Updated: Aug 27, 2021
Kitchen is the hub of every home. It is the place where we share meals and socialise with families and friends. High-quality cabinets are the key to kitchen design as they set the tone for your overall design.
The elements that affect how to choose the right cabinet include:
The style of the kitchen will decide the style of cabinets, such as modern, cottage, colonial or traditional. The common cabinets include shaker kitchen cabinets, slab kitchen cabinets, high-gloss kitchen cabinets, and freestanding kitchen cabinets.
Shaker kitchen cabinets have solid painted timber doors with a framed feature.
Slab kitchen cabinets are handleless with a smooth surface.
High-gloss kitchen cabinets are units in stunning neutral shades.
Freestanding kitchen cabinets bring a more relaxed vibe.
The kitchen layout can influence the style of cabinets. Gallery layouts can benefit from the seamless and streamlined cabinet designs, whereas U-shaped layouts work well with a large island in the heart.
When it comes to opting for cabinet materials, there are many options you can select but do consider their pros and cons before buying. This article will introduce you to the pros and cons of each cabinet material to help you make the right decision.
Carcasses are the units onto which doors and drawers fronts are attached. They are the internal structure of your kitchen cabinet to support the worktops. The density of the material will determine the lifetime of your kitchen cabinets.
The most common kitchen cabinet materials include:
Engineered wood, such as particle board (chipboard), MDF (medium intensity fibreboard), plywood
Metal, such as stainless steel
1. Engineered Wood
(1). Particle Board (chipboard)
It is an engineered wood product made from wood particles and chips held together by adhesive and compressed to form panels and boards. It is also called chipboard or LDF (low-density fibreboard) and is extensively used in the production of all types of furniture, panelling and partition structures. Laminated particle board and veneered particle board are widely used in interiors to enhance the appealing visual effect.
Cost efficient against plywood or MDF
Strong and aesthetically attractive
Tend to expand and warp under moisture condition
Low water resistance
(2). MDF (medium density fibreboard)
It is a high-grade composite material made from recycled wood fibres and resin. It gives a finer, heavier texture. It is commonly used to make cabinets, doors and shelves.
Cracking and peeling resistance
Smooth surface without knots
It can be painted or stained and give a look of real wood
Weaker than wood
Crack or split under extreme stress
Scratches cannot be refurbished easily
Water absorbency to produce smell
VOC is contained
An aerosol primer can not be used to paint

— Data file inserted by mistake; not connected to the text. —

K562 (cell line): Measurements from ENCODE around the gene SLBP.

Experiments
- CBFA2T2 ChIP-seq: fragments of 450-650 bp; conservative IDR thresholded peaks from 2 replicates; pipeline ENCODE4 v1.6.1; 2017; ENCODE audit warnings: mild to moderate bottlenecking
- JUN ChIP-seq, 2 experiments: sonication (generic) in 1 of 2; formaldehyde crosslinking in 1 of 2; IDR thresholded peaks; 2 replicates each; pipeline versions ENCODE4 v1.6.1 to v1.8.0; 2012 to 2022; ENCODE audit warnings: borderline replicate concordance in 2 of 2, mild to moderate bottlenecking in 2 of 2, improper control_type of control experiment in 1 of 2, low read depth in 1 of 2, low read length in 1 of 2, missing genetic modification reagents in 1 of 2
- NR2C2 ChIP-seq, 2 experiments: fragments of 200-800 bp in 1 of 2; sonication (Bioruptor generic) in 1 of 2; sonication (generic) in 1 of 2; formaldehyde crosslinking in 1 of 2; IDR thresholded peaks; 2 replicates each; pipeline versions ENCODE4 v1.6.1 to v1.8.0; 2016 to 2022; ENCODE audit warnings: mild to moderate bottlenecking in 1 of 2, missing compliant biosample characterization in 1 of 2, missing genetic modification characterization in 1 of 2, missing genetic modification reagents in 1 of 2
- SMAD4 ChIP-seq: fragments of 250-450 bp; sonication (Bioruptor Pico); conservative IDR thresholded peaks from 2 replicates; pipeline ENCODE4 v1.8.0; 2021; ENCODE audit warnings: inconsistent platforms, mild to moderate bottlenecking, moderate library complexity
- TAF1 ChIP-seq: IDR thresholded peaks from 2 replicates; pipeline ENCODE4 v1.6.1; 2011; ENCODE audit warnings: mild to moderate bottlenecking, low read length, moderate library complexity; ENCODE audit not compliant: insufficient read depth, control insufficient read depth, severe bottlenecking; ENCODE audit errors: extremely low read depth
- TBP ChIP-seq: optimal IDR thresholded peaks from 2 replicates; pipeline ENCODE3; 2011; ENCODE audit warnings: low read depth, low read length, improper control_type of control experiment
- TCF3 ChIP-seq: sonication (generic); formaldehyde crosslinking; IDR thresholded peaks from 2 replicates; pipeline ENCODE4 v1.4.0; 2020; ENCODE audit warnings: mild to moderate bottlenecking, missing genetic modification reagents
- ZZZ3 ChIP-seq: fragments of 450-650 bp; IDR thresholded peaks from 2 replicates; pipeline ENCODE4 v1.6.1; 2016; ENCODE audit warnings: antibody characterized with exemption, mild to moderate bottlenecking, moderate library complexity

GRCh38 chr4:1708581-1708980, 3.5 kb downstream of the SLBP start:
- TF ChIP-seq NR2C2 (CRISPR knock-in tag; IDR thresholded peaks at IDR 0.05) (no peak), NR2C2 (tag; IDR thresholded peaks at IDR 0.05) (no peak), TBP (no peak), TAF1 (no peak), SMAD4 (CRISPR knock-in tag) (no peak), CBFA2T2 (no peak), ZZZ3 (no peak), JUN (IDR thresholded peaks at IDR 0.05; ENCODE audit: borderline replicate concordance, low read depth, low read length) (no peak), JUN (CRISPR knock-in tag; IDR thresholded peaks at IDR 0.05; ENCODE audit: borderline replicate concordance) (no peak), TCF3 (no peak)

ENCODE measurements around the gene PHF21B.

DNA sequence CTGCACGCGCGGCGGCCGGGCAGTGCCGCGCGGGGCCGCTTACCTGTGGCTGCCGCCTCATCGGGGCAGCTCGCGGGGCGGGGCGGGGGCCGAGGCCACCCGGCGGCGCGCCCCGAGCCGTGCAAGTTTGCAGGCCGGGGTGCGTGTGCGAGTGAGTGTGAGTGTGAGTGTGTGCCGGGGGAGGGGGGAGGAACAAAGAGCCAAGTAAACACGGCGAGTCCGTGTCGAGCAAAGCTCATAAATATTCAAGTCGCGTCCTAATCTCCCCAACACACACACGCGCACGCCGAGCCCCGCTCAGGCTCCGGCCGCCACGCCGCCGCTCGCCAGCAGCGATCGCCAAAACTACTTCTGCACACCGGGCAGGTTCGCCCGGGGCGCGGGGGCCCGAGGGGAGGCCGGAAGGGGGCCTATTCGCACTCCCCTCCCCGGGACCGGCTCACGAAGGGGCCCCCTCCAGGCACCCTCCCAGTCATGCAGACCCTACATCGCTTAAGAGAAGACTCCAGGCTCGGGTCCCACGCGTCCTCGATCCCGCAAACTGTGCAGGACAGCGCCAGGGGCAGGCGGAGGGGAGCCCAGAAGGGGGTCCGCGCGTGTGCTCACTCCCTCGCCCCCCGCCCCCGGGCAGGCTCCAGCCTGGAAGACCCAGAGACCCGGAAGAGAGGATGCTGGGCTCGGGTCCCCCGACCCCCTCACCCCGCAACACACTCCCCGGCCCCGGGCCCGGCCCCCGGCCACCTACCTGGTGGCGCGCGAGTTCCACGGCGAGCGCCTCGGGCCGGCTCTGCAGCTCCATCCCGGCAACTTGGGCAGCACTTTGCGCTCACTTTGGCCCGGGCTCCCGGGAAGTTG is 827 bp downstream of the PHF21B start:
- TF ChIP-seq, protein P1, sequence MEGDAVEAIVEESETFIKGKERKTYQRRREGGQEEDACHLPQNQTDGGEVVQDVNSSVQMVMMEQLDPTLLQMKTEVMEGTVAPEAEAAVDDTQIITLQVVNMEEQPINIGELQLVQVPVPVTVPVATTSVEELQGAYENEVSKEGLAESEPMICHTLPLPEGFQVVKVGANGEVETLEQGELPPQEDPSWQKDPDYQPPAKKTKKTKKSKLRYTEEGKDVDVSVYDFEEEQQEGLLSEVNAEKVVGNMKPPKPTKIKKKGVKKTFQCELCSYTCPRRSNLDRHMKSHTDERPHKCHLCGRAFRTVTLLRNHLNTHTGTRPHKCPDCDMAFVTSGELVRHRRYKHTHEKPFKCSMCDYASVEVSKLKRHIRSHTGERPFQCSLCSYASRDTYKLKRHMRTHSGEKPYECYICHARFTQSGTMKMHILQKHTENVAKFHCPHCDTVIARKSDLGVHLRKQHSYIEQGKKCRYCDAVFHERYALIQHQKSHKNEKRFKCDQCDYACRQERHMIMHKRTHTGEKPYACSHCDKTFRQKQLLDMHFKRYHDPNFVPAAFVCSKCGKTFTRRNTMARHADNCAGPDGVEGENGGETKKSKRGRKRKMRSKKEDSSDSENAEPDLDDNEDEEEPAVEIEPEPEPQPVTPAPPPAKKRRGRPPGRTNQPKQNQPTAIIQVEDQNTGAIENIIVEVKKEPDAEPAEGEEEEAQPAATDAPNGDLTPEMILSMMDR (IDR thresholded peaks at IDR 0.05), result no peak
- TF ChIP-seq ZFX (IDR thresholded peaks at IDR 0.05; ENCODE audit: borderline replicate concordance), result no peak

It is a material manufactured from thin layers or “piles” of wood veneer that are glued together with adjacent layers have their wood grain rotated up to 90 degrees to one another. Plywood is widely used for furniture, cabinets and tables. The varieties of plywood include softwood plywood (fir, cedar and spruce) and tropical plywood.
Resistant to temperature changes
More expensive than wood
It contains VOCs
Difficult to cut and mould
The edges of the plywood have to be finished with either laminate or veneer
Low water resistance
Less strong than solid wood
More costly than MDF
2. Solid Wood
Solid wood offers a stunning warm organic feel.
Durable and versatile
The unit can be sanded and varnished.
Prone to expand and warp in the humid environment over time
Stainless steel provides a hygienic kitchen environment.
Aesthetic appearance (modern touch and sleek look)
Industrial and loft styles
Temperature change resistance
Bacteria and dirt resistance
Susceptible to scratching and denting
Cabinet Coating Material
The common coats of kitchen cabinets include:
Veneer --- a thin decorative covering of fine wood
PVC Laminate----a plastic material that imitates wood or stone
Melamine --- a strong hard plastic material
Thermofoil --- a plastic material that has a high-quality sheen
A flat panel of a fine slice of wood is attached to MDFs and particle boards. The grain appearance on veneer depends on the wood species, such as mahogany, ebony and teak.
Cracking and splitting resistance
High quality finishes
Low water resistance
More maintenance (polishing and varnishing)
Can't be repaired once damaged
2. PVC Laminate
It is a plastic product made from polymer resins and papers through pressure and heat, which is a substitute for wood or stone.
Wood and stone substitute
Low water resistance (crack, peel or discolour in damp environments).
It is commonly applied to particle board, MDF and plywood and comes in a variety of colours, patterns, sizes and thicknesses.
Shatter and scratch resistance
Versatility in colours and patterns
Susceptible to chipping
It is a thin layer of vinyl (a plastic material) that is thermoformed to be the profile of an underlying engineered wood core such as particle board, MDF and plywood. Thermofoil has a high-quality sheen and may incorporate metallic elements in its finish.
Smooth and seamless look
Delamination and peeling at the edges
Difficult to paint
Vulnerable to heat and moisture